{Target Identification} + {Understanding of Drivers} + {Solution to Drivers} = BD Success

This formula, sometimes referred to as simply, TDS (target, drivers, solutions) can be applied to business development partnerships or any situation in which there are a variety of potential targets with whom an exchange of resources, expertise, or other value might be in the interest of both sides. The concept works because it is about aligning incentives and motivation with other entities such that both benefit.

Target Identification

This step in business development is when the potential customers, partners, vendors, etc. are determined and analyzed. Frequently, companies will cold-call or email startups to make what initially sound like partnership offers, but that turn out to be sales pitches. The prudent startup will analyze these communications to see if they are good targets for business development or not. What makes an entity a good target is a high potential that their goals are aligned with the startup’s goals, and that they have something valuable to offer.

However, startups especially have to be cognizant of which partnerships they choose to pursue because they will require resources to manage. A good target provides a startup with help on an important problem that they would not be able to tackle on their own without expending more time and effort than they can afford.

Target identification does not stop with the entity. Ideally, a target for business development is an individual whose job it is to find strategic partners. This person will already be motivated to talk to potential partners, which makes the next steps in the formula possible.

Understanding of Drivers

Once a target is identified, their business motivations must be determined. The information on a company’s website may not reveal what is truly important to them in a partnership, as websites are usually customer-focused. This step requires discussion and a mutual quest for understanding. If a potential partner is not open to sharing reasonable amounts of information, they probably are not a good fit. Furthermore, if upon questioning they are found to not be interested in goals that align with the startup, that is a signal that the partnership is unlikely to work.

An ideal strategic partner is one whose drivers are similar to but not competitive with the startup’s own motivations. For example, a good strategic partner might be targeting the same customers, but selling a different type of product.

Another important thing to understand about drivers is, they must be a priority for the business. If a company has a problem they want to solve, but they have a list of 10 more important problems to solve first, they are unlikely to put effort into the lower priority issues. And keeping in mind that the ideal target is an individual, what is that person’s priority at the company? If they have a stake in solving a specific problem, that is a highly motivating driver.

Solution to Drivers

After a startup identifies a target and discovers their drivers, a partnership can move forward if that startup can solve the problems those drivers present, and in return generate value. Determining whether a solution is possible and makes sense to pursue involves multiple factors. A startup might have the ability to solve a potential partner’s problem, but so much time and effort could be required that it would pull resources away from other areas, or it could cost more than what they’d receive in return. The same might be true for the partner--it might cost so much for them to solve the startup’s problem that it wouldn’t make sense.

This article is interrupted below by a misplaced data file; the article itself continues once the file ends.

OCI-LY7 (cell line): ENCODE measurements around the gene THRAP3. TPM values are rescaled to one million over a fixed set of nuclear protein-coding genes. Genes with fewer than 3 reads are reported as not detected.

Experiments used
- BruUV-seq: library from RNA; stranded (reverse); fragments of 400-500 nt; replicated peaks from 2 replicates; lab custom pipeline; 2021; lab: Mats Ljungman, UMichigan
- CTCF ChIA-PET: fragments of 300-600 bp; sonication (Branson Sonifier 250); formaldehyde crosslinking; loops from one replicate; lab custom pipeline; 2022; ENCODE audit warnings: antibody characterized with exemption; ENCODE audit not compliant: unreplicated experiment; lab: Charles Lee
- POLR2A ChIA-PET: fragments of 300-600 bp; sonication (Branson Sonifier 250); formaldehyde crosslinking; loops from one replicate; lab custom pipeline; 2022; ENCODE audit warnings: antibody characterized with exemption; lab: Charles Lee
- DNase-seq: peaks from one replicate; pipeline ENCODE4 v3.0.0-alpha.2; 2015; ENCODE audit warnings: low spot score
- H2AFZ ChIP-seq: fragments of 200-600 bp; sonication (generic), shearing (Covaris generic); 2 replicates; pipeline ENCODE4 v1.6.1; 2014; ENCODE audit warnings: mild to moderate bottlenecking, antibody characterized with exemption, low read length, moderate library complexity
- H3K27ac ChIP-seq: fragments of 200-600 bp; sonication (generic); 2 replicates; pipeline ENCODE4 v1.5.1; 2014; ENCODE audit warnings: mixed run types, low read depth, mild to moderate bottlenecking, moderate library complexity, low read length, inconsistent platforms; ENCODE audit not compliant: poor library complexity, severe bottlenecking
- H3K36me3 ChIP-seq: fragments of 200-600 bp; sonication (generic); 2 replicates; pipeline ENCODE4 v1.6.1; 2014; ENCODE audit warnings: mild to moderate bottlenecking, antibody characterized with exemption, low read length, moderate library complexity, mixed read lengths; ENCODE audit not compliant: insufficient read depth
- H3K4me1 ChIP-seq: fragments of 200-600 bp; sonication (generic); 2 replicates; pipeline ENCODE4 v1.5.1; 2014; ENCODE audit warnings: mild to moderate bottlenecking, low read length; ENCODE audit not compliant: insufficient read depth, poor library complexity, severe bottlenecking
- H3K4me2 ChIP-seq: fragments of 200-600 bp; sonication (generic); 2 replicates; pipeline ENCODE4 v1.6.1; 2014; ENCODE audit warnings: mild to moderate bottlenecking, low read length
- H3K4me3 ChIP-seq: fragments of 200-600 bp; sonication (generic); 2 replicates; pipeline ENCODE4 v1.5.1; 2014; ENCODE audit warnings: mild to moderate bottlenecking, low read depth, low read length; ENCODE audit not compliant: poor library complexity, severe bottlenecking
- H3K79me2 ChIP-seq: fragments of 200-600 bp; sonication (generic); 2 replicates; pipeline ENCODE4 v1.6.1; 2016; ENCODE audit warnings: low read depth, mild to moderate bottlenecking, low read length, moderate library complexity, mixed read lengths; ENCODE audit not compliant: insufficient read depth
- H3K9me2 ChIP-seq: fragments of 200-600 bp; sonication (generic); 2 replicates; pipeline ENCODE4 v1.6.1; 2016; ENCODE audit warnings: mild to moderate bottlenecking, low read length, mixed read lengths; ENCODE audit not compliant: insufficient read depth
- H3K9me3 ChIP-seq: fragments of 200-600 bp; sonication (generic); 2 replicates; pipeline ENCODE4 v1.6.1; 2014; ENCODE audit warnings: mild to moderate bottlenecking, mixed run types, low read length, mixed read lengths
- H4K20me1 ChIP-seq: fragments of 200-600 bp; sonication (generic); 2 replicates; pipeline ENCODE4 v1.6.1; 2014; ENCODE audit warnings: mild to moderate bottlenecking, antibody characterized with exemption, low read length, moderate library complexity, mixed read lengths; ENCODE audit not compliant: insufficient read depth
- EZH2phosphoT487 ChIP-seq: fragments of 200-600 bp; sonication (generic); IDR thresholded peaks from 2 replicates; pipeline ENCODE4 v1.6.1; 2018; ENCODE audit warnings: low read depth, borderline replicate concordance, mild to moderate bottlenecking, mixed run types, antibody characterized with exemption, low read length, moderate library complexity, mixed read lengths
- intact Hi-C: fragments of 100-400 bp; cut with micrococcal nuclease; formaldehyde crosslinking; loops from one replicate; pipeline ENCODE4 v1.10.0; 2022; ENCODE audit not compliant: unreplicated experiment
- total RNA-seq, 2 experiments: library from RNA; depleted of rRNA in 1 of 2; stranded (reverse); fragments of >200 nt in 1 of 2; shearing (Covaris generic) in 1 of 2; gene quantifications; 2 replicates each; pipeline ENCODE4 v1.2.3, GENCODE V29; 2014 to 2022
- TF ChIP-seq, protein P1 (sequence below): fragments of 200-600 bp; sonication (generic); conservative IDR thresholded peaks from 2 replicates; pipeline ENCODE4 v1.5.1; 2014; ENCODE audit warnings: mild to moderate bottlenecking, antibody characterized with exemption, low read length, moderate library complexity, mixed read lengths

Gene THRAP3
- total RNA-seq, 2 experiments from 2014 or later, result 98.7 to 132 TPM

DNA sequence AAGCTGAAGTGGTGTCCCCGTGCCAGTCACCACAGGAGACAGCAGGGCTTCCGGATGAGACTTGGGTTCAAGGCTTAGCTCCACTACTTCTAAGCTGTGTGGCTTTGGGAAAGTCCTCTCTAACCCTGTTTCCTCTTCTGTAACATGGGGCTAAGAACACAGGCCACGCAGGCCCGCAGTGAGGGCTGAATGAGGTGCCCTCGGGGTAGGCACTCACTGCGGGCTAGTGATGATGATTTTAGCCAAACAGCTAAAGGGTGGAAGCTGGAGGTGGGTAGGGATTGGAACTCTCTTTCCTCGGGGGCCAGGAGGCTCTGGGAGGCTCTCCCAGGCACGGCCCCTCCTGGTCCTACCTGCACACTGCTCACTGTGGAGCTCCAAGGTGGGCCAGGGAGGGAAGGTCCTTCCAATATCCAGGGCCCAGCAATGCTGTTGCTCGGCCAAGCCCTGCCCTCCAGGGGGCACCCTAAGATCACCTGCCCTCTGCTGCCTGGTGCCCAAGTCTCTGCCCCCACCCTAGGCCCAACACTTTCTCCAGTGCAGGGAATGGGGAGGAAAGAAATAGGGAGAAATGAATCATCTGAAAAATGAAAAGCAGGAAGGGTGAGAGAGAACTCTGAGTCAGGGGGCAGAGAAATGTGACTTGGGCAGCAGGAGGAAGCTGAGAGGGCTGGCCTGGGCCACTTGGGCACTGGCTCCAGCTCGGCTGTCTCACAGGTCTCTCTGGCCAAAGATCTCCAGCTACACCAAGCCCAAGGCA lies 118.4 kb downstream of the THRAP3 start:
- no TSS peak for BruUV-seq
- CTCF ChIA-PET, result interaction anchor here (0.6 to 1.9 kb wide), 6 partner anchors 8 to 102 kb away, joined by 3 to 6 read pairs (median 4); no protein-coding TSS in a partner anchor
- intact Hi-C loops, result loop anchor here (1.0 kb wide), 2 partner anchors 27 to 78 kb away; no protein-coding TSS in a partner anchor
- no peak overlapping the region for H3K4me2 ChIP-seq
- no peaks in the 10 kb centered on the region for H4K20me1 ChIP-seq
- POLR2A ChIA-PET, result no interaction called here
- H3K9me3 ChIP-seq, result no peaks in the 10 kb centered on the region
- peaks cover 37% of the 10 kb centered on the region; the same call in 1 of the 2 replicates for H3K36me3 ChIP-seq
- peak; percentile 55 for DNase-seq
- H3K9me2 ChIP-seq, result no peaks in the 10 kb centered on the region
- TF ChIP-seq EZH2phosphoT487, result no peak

A partnership needs to be win-win or it won’t work. Because any relationship requires effort to keep up, the long-term success of a partnership is important to consider so that the net result is added value for both sides. A short-term benefit can be tempting, but it should be considered carefully. Because startups have limited resources, they must consider which partners will provide the highest return on investment.

For specific advice on how startups can partner with large pharmaceutical companies, see the post, Tips for Partnering with Big Pharma.

Experimenting with Strategy

In some ways business development is an experiment. It begins with the startup forming a hypothesis that a particular customer or company wants what they have to offer. Then that hypothesis is tested via market research and conversations to determine drivers. If the hypothesis is found to be incorrect, the startup uses that information to change what they do. Business development is an ever-changing, iterative process. It both informs and is informed by a company’s overall strategy. Sometimes pursuing a partnership is part of enacting a chosen strategy. Sometimes the results of a partnership cause a company to change their strategy. This duality is why business development is so important and why it’s so often misunderstood.

For a startup in biotech or medtech, this basic understanding of business development can provide perspective, which is especially important for often detail-oriented scientists. Business development isn’t a complicated process, it’s simply the act of improving. If a startup is working toward its goals, reevaluating its assumptions via market research, and taking advantage of partners to solve its most intractable problems, it is engaged in business development. A company doesn’t have to have a single employee whose job title includes business development so long as there is a focus on generating long term value.